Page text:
Haiti’s capital is a giant tomb.
According to estimates, hundreds of thousands of people died in the Jan. 12 earthquake that flattened 75 percent of the city of Port-au-Prince, but the United Nations says the final death toll may never be known. The bodies of the dead fill mass graves, or still lie rotting under mountains of concrete rubble and twisted steel.
One of the first corpses pulled from the wreckage was the city’s Archbishop Joseph Serge Miot, 63, who died when the earthquake hurled him from a balcony onto the street below.
So his funeral, celebrated 11 days after the earthquake in the open air in front of the capital’s largely collapsed Cathedral of Our Lady of the Assumption, and drawing Church leaders from across Haiti and the United States, in some ways served to entrust to God’s mercy all the souls of the quake’s victims, known and unknown.
It also marked an attempt by the Church in the majority Catholic country to turn the focus on the future, even while the present is so uncertain.
“God had something to say, and he said it here,” said the funeral’s homilist, Port-au-Prince Auxiliary Bishop Joseph Lafontant. “He did it because he wants Haiti to become a new country.”
The funeral was also for the archdiocese’s vicar general, Msgr. Charles Benoit, who was found still clutching a container with a Host when his corpse was pulled from the rubble. All in all, according to Bishop Thomas Wenski of Orlando, Fla., who also was at the funeral, the Haitian Church lost six priests, more than two dozen sisters and almost 50 seminarians, in addition to countless laity.
But right now the greatest concern is for those who are still living. “What people seem to be saying is every day is a little less worse than the day before, not necessarily better,” said Bishop Wenski, who for years as a priest ministered to Haitian communities in the United States and knows the country well. “For a good majority of Haitians, every day is a struggle for food and water.”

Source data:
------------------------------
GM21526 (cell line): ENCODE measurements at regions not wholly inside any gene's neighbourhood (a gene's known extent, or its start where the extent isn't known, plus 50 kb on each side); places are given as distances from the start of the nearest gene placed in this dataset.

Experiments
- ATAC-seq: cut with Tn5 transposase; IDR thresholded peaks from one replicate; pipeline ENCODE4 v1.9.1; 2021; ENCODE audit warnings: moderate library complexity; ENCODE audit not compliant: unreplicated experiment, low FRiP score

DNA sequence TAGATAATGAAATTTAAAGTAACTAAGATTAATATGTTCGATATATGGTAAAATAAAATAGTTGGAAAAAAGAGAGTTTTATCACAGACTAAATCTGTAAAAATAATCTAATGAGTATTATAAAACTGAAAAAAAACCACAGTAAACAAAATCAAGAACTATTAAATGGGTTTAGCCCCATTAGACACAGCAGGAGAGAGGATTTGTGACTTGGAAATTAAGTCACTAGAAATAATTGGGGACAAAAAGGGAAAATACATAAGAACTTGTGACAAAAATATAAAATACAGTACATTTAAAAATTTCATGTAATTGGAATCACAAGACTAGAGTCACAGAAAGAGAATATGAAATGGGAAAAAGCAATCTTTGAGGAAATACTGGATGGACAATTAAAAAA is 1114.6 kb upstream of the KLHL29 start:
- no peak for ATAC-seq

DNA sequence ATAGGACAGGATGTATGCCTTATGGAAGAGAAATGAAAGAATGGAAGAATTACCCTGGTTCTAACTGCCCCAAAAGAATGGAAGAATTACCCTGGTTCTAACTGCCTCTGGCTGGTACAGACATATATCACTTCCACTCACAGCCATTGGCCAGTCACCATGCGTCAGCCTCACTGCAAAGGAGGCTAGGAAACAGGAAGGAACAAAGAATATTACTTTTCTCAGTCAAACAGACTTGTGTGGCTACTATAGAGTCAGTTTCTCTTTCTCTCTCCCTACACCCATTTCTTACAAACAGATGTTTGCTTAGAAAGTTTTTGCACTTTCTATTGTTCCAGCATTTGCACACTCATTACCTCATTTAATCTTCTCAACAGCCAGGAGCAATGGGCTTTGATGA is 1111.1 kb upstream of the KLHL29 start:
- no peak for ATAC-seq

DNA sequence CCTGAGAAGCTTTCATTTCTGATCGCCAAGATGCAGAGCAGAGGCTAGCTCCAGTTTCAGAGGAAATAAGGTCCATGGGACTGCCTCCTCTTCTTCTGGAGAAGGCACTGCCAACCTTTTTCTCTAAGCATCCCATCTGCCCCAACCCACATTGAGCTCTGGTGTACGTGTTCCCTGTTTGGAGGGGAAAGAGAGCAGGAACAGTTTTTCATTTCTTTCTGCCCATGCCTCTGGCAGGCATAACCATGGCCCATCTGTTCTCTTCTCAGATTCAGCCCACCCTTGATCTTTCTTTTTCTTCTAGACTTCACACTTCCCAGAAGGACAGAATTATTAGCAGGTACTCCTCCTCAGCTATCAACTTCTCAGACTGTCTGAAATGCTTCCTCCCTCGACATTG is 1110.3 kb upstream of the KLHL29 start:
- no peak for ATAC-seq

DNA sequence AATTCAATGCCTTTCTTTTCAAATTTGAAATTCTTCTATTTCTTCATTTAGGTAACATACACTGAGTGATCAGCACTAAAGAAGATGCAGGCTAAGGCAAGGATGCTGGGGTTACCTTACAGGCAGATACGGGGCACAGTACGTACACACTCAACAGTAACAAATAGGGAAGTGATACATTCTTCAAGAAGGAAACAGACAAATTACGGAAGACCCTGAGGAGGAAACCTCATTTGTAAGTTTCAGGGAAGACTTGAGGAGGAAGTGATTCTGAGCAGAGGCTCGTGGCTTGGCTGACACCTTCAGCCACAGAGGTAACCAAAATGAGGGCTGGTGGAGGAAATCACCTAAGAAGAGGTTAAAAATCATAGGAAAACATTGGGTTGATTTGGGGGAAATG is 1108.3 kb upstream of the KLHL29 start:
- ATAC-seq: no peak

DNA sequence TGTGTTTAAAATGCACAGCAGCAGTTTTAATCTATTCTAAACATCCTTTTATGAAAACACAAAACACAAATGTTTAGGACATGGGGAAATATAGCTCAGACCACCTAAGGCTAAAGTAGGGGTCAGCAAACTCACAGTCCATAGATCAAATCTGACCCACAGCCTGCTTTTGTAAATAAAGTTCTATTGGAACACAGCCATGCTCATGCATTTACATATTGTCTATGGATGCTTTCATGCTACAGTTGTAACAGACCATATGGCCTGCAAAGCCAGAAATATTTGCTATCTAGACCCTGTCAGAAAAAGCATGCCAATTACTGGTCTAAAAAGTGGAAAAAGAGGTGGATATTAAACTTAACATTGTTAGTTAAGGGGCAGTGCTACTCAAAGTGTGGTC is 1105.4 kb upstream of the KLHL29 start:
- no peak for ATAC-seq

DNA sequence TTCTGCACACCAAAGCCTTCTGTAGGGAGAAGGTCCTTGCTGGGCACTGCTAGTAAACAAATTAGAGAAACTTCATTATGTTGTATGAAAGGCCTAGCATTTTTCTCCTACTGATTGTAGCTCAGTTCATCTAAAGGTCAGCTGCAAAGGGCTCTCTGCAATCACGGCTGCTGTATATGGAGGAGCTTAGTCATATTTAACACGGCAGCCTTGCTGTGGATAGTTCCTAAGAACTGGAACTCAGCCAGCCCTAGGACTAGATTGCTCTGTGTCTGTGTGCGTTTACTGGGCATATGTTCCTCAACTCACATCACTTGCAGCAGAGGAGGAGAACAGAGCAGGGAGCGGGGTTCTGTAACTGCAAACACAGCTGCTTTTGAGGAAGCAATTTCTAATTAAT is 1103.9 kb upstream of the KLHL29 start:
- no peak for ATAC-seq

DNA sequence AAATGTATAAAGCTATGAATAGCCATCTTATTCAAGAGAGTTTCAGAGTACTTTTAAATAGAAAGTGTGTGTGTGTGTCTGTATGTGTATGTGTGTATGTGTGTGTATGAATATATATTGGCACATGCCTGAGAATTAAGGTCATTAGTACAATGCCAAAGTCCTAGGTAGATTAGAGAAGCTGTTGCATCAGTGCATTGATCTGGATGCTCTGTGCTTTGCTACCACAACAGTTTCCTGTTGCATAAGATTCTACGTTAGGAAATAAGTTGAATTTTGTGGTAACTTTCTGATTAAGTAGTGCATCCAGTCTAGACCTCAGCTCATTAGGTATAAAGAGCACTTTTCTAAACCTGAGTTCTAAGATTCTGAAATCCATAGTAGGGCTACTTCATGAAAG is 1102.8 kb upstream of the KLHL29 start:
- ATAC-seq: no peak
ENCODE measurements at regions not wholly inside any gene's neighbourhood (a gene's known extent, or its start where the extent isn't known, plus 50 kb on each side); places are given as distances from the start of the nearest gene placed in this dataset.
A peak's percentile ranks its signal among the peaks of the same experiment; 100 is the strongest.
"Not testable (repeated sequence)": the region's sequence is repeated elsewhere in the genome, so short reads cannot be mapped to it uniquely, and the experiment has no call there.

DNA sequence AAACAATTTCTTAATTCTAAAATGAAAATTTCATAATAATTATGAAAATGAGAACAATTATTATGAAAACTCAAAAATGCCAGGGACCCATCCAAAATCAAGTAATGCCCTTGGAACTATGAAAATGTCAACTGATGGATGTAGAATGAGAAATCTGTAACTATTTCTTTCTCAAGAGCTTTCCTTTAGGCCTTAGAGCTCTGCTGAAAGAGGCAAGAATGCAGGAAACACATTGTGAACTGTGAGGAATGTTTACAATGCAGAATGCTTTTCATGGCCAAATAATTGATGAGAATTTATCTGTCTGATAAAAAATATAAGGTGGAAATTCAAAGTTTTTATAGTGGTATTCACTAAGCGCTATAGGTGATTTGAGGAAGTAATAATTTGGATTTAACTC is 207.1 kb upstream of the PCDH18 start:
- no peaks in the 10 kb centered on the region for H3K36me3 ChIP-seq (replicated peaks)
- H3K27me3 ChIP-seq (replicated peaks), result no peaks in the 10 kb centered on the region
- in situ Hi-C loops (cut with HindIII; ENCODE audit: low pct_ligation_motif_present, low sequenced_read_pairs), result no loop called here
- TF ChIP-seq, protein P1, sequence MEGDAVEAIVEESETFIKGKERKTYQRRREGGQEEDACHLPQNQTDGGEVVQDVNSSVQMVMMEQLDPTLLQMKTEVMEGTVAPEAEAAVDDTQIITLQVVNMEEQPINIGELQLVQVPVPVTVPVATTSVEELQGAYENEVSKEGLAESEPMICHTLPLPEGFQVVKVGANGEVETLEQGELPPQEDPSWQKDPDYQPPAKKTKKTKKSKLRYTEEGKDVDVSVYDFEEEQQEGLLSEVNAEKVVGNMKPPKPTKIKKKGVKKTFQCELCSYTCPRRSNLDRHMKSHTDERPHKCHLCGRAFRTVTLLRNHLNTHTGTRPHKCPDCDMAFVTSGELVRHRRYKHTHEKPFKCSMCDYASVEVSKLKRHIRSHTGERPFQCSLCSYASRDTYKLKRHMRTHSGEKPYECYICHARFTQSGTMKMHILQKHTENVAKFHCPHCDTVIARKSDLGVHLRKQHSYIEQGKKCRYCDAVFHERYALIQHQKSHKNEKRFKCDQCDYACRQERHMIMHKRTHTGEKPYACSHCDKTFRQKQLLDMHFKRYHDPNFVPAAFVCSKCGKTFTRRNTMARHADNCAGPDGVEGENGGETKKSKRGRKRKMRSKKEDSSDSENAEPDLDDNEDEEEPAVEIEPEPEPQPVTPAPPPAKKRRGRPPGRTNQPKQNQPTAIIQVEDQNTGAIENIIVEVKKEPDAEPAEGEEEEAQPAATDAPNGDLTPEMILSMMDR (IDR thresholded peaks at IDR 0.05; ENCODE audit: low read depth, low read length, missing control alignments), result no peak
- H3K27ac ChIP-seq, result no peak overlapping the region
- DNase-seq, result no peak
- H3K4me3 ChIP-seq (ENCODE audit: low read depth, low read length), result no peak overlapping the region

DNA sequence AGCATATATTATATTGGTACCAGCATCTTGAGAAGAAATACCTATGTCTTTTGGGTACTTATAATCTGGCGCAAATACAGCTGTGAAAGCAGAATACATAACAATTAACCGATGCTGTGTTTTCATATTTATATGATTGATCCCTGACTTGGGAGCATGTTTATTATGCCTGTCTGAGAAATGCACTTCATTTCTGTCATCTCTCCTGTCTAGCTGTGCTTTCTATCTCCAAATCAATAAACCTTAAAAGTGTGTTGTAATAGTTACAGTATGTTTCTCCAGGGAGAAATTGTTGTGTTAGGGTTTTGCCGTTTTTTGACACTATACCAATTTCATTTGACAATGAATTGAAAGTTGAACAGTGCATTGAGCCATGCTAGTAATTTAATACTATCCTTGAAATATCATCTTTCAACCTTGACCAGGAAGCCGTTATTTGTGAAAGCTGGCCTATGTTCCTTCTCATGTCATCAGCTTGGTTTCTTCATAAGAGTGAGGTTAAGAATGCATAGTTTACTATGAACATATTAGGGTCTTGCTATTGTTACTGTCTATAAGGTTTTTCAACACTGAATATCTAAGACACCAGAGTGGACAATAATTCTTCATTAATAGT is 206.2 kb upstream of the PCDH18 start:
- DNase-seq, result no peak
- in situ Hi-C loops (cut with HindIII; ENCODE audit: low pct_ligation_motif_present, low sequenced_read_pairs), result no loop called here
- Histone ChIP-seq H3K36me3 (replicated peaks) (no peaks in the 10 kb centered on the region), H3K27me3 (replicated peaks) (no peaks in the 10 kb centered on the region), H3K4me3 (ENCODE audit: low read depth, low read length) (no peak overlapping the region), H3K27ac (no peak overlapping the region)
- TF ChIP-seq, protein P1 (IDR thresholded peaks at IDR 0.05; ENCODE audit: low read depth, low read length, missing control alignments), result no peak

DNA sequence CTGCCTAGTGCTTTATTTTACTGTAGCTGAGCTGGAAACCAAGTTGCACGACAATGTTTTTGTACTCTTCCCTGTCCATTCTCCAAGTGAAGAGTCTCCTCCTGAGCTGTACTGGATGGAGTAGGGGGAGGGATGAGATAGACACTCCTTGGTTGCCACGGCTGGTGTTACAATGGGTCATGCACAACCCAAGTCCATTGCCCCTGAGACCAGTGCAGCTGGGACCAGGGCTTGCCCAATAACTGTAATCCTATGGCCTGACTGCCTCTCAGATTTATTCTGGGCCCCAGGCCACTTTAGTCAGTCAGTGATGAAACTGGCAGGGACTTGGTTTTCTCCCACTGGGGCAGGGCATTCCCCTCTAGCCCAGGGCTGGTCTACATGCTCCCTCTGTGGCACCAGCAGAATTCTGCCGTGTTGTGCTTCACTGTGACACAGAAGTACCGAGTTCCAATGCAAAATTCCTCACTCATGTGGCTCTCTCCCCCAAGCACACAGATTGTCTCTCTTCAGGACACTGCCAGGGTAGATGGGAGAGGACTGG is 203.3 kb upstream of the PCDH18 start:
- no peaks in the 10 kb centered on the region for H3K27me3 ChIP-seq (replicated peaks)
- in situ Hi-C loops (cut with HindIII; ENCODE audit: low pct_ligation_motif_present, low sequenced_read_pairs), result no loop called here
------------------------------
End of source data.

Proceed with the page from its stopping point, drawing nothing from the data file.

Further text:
Another U.S. churchman at the funeral was New York Archbishop Timothy M. Dolan, chairman of the board of Catholic Relief Services, the U.S. bishops’ international humanitarian aid arm, which has a decades-long presence in Haiti. He assured the thousands gathered that Catholic Americans would not ignore their plight.
“In the United States, our televisions, computers and newspapers have been filled with images of your unspeakable pain, suffering and loss,” Archbishop Dolan told them. “Each hour we see the faces of the widows and orphans and all of those who have lost family and friends and all of their life’s possessions.”
He said the U.S. Church was committed to “doing everything we can so that you may rebuild and renew and begin again your lives of faith and family and service to Haiti.”
The response of Haitians to the crisis gives Bishop Wenski hope for the future.
“As I looked over the city and the people at the funeral, they seemed united in their sufferings, because no one was spared,” he said. “It was a disaster that did not just afflict one social or economic class. It hit everybody in a place that has seen generations of great social, economic and political divisions.”
Bishop Wenski said there was no obvious security around at the funeral.
“It was dignified. There wasn’t too much chaos from the streets intruding on the funeral,” he said. “It was somber. There was some makeshift awning to give some people and the coffins shade. They opened the casket of the archbishop at the beginning of Mass, and blessed his body. You could see how his head was damaged from the earthquake.”
Hopefully, the Haitian people will overcome divisions that have characterized them in the past to move the country forward after this, the bishop said.
“There have been massive outflows to the countryside where many people have roots and family, and some of those places are going to be experiencing real issues of food security and need for medications.”
Léogane, a town about 15 miles west of the capital, for example, was destroyed, and its needs were largely unknown.
Bishop Wenski said that he is likely to return to Haiti in a month or so in his capacity as a member of the U.S. bishops’ Committee on Latin America.
“We will be concerned about rebuilding the Church’s infrastructure, which is damaged at all of its churches and schools, and to bring back parish life and figure out how to reopen schools and churches and the seminary, so the Church can continue to serve the Haitian people,” Bishop Wenski said.
Tom Tracy, who traveled to Haiti on assignment for Our Sunday Visitor after the earthquake, writes from Florida.
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